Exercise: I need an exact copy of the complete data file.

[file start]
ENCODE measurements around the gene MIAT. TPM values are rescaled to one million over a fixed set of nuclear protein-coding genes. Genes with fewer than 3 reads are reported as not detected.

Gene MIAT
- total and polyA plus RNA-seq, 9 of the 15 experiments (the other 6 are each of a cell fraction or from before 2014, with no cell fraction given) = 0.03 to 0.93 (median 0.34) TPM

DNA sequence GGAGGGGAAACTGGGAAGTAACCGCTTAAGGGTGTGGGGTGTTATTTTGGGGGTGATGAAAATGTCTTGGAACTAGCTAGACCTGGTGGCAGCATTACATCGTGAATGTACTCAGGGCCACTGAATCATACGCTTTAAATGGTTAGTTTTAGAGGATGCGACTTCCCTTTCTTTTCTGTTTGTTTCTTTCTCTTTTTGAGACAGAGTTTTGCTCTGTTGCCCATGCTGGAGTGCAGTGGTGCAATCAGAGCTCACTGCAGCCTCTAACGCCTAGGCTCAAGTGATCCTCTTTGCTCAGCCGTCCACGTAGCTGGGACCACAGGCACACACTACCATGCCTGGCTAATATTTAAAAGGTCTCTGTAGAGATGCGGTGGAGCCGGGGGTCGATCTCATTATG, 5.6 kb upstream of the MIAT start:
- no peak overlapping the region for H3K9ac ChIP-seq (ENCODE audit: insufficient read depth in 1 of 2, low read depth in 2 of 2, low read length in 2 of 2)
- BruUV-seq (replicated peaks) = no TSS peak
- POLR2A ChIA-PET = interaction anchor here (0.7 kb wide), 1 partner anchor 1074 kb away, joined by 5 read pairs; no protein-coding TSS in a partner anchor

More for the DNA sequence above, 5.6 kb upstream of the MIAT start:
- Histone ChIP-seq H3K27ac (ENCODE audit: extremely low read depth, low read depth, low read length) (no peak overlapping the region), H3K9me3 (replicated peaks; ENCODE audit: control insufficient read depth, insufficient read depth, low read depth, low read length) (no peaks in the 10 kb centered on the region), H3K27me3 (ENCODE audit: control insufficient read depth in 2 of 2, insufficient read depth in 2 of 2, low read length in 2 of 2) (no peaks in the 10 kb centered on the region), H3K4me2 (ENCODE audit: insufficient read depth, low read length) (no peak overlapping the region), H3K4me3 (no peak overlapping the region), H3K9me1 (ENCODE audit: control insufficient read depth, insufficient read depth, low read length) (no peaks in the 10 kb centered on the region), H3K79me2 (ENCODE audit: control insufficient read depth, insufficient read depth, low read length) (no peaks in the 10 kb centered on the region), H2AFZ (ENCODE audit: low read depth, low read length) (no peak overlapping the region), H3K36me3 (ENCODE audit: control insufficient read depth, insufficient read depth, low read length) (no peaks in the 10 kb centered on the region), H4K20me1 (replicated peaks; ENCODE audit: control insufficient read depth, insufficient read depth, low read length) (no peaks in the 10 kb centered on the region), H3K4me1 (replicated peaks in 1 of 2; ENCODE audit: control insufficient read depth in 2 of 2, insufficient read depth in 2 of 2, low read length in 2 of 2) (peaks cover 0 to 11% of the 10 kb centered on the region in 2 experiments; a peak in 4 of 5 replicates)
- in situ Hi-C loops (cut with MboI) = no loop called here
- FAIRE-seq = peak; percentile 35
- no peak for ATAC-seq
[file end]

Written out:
ENCODE measurements around the gene MIAT. TPM values are rescaled to one million over a fixed set of nuclear protein-coding genes. Genes with fewer than 3 reads are reported as not detected.

Gene MIAT
- total and polyA plus RNA-seq, 9 of the 15 experiments (the other 6 are each of a cell fraction or from before 2014, with no cell fraction given) = 0.03 to 0.93 (median 0.34) TPM

DNA sequence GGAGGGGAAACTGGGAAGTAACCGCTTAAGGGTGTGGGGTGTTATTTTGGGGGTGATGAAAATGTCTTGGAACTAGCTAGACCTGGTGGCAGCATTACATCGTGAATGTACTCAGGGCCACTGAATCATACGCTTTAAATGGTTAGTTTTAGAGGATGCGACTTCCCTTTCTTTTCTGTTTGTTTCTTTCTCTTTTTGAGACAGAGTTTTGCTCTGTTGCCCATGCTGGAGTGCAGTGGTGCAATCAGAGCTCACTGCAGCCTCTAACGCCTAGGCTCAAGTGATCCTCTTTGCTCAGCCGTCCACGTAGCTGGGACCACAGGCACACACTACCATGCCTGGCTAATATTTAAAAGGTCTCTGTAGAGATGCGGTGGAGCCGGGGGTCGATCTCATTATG, 5.6 kb upstream of the MIAT start:
- no peak overlapping the region for H3K9ac ChIP-seq (ENCODE audit: insufficient read depth in 1 of 2, low read depth in 2 of 2, low read length in 2 of 2)
- BruUV-seq (replicated peaks) = no TSS peak
- POLR2A ChIA-PET = interaction anchor here (0.7 kb wide), 1 partner anchor 1074 kb away, joined by 5 read pairs; no protein-coding TSS in a partner anchor

More for the DNA sequence above, 5.6 kb upstream of the MIAT start:
- Histone ChIP-seq H3K27ac (ENCODE audit: extremely low read depth, low read depth, low read length) (no peak overlapping the region), H3K9me3 (replicated peaks; ENCODE audit: control insufficient read depth, insufficient read depth, low read depth, low read length) (no peaks in the 10 kb centered on the region), H3K27me3 (ENCODE audit: control insufficient read depth in 2 of 2, insufficient read depth in 2 of 2, low read length in 2 of 2) (no peaks in the 10 kb centered on the region), H3K4me2 (ENCODE audit: insufficient read depth, low read length) (no peak overlapping the region), H3K4me3 (no peak overlapping the region), H3K9me1 (ENCODE audit: control insufficient read depth, insufficient read depth, low read length) (no peaks in the 10 kb centered on the region), H3K79me2 (ENCODE audit: control insufficient read depth, insufficient read depth, low read length) (no peaks in the 10 kb centered on the region), H2AFZ (ENCODE audit: low read depth, low read length) (no peak overlapping the region), H3K36me3 (ENCODE audit: control insufficient read depth, insufficient read depth, low read length) (no peaks in the 10 kb centered on the region), H4K20me1 (replicated peaks; ENCODE audit: control insufficient read depth, insufficient read depth, low read length) (no peaks in the 10 kb centered on the region), H3K4me1 (replicated peaks in 1 of 2; ENCODE audit: control insufficient read depth in 2 of 2, insufficient read depth in 2 of 2, low read length in 2 of 2) (peaks cover 0 to 11% of the 10 kb centered on the region in 2 experiments; a peak in 4 of 5 replicates)
- in situ Hi-C loops (cut with MboI) = no loop called here
- FAIRE-seq = peak; percentile 35
- no peak for ATAC-seq